The overall records can be a deceiving statistic. San Diego State is perpetually a lower-echelon MWC football team, typically finishing around 3-4 in the conference and 5-6 overall. Located in California, the Aztecs make a perfect Pac-10 opponent, because it isn’t a long distance road trip for either team. Also, because San Diego State is usually athletic, but not a top-tier MWC contender, it ends up being a good tune up for any Pac-10 team. New Mexico is a tougher opponent for the Pac-10 because the Lobos always present a viable offense.

The Pac-10 has squeaked out three regular-season games against New Mexico in the past four years, and the Pac-10 has also faced New Mexico in two recent bowl games, winning both.

BYU has possibly the most deceiving recent record against the Pac-10. BYU lost two of the games during 2003, which is one of the two worst seasons BYU has had since the MWC was created. In 2004, BYU lost a very close game to Stanford in Palo Alto, then came back to Provo and lost to the eventual national champion USC Trojans.

With the U’s BCS bowl run of 2004 and the Mountain West adding TCU a year later, the MWC has closed the gap considerably. Utah raised the bar in the Mountain West in 2004 by going undefeated and beating a BCS school in a BCS bowl. The other eight teams in the conference will have to rise to Utah’s level to start competing for a conference championship. TCU entering the conference might be the only thing better than Utah’s Fiesta Bowl victory.

TCU brought an excellent track record into the Mountain West. In 2002, the Frogs went 10-2 and, the next year, topped that record by going 11-2. The year before, it entered the Mountain West and went a measly 5-6, but made an immediate statement by going 11-1, including a perfect 8-0 in conference play.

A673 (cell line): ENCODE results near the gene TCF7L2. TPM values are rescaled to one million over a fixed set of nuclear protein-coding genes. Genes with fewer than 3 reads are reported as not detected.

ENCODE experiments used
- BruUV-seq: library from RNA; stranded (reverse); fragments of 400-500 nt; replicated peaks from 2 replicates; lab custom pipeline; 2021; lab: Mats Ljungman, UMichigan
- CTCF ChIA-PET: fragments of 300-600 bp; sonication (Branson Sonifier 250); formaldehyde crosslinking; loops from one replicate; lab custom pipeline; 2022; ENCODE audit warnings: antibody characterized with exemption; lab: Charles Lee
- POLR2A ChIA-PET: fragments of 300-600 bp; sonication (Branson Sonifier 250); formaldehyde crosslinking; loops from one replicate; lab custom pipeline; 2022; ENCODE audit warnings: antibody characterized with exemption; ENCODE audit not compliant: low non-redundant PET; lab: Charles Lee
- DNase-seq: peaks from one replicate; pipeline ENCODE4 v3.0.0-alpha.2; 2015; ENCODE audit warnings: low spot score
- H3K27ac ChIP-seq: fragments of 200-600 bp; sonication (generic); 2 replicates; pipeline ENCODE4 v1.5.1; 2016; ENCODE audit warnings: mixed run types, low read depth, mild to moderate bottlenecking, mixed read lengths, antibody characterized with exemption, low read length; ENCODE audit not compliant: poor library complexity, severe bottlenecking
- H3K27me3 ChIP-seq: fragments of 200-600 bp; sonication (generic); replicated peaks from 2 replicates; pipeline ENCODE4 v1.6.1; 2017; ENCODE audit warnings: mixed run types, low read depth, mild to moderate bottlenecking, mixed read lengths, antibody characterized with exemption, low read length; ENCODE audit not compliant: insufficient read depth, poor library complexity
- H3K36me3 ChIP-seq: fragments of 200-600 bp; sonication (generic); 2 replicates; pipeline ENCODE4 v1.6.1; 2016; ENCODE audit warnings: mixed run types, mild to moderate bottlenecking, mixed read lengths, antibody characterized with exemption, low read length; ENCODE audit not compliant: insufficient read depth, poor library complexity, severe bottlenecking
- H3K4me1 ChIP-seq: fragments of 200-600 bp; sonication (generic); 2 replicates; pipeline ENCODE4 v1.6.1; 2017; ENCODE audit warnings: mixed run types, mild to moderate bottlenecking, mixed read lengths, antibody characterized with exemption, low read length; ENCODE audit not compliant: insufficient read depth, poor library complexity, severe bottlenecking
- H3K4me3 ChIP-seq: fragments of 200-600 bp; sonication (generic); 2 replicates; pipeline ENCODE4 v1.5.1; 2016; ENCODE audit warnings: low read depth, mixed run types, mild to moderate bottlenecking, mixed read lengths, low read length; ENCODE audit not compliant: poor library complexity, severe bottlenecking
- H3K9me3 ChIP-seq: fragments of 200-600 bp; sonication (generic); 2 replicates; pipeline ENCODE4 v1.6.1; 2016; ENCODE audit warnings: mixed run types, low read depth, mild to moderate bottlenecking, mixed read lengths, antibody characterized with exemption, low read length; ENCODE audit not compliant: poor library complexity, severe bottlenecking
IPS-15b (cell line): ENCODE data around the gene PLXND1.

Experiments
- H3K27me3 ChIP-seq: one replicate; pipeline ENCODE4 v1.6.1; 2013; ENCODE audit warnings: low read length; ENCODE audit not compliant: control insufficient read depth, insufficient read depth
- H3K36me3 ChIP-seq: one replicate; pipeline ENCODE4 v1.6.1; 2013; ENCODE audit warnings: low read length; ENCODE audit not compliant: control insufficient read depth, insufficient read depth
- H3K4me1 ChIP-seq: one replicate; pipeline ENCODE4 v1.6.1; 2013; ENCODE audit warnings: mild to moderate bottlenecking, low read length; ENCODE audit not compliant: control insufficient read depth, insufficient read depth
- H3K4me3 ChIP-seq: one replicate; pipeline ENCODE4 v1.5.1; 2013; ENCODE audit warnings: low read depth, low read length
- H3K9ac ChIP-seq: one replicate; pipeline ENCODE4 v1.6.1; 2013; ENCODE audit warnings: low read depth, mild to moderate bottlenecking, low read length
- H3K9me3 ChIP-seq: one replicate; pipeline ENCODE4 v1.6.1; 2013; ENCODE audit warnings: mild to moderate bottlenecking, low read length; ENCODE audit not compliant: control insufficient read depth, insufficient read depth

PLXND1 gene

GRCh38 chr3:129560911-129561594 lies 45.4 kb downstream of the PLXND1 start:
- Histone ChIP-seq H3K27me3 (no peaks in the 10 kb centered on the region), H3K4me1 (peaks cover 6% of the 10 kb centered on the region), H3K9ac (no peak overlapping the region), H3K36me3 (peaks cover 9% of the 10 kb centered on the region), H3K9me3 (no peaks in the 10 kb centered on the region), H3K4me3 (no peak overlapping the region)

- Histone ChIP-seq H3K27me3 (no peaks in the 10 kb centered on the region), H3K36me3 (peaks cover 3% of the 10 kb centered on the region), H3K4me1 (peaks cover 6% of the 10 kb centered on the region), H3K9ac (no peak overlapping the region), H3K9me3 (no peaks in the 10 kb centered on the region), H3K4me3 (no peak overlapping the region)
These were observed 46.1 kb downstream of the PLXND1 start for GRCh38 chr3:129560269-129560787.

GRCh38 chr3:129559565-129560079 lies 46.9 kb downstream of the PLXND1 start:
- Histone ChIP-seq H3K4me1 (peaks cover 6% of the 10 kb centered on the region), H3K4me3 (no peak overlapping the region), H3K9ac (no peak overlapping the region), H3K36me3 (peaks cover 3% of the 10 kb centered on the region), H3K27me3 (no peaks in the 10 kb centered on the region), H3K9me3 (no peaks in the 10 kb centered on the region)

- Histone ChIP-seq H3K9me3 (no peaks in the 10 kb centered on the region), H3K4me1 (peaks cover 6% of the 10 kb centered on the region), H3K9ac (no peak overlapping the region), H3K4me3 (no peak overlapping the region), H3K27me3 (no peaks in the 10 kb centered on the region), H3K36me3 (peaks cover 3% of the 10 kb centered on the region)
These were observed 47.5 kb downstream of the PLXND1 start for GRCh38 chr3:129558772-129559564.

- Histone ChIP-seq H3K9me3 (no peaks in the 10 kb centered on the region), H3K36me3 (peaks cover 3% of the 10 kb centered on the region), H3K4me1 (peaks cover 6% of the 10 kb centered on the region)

To be a competitive conference like the Pac-10, the MWC needs to have three viable teams that have the potential to make noise during the college football season. Even more pressing is that the league needs to have at least two of those teams fulfill expectations and play good football all year long. The Mountain West will also try to find the most competitive non-conference schedule. Nearly every Pac-10 school can count on two to three ranked teams per year, and if the Mountain West can’t find enough teams at that caliber, it will have to go outside the conference to ensure that the best teams are getting the best possible challenge they can hope for.

One of the biggest reasons the Pac-10 can stay at such a high level is that ranked Pac-10 teams are playing other ranked Pac-10 teams. Not only are these high-profile games that have a better chance of getting seen nationally, but also, when one ranked team loses to another ranked team, the drop in rankings or in stature is not nearly as significant as if, for example, a top-15 TCU team gets beaten by an unranked and lowly regarded BYU team.

Nearly every team in the Mountain West faces an important non-conference game. Air Force vs. Notre Dame, TCU at Texas Tech, Utah at UCLA, Utah vs. Boise State, Wyoming at Virginia and BYU at Arizona are important games for the Mountain West to compete in this year. The MWC can’t expect to win all of these games but competing in all of them gives substance to the conference.

BYU, Utah and TCU are all expected to compete in the conference this year. If two of these teams can make strong runs through the year and make it to higher profile bowls, the Mountain West will get a large lift toward further closing the gap between itself and the Pac-10 Conference.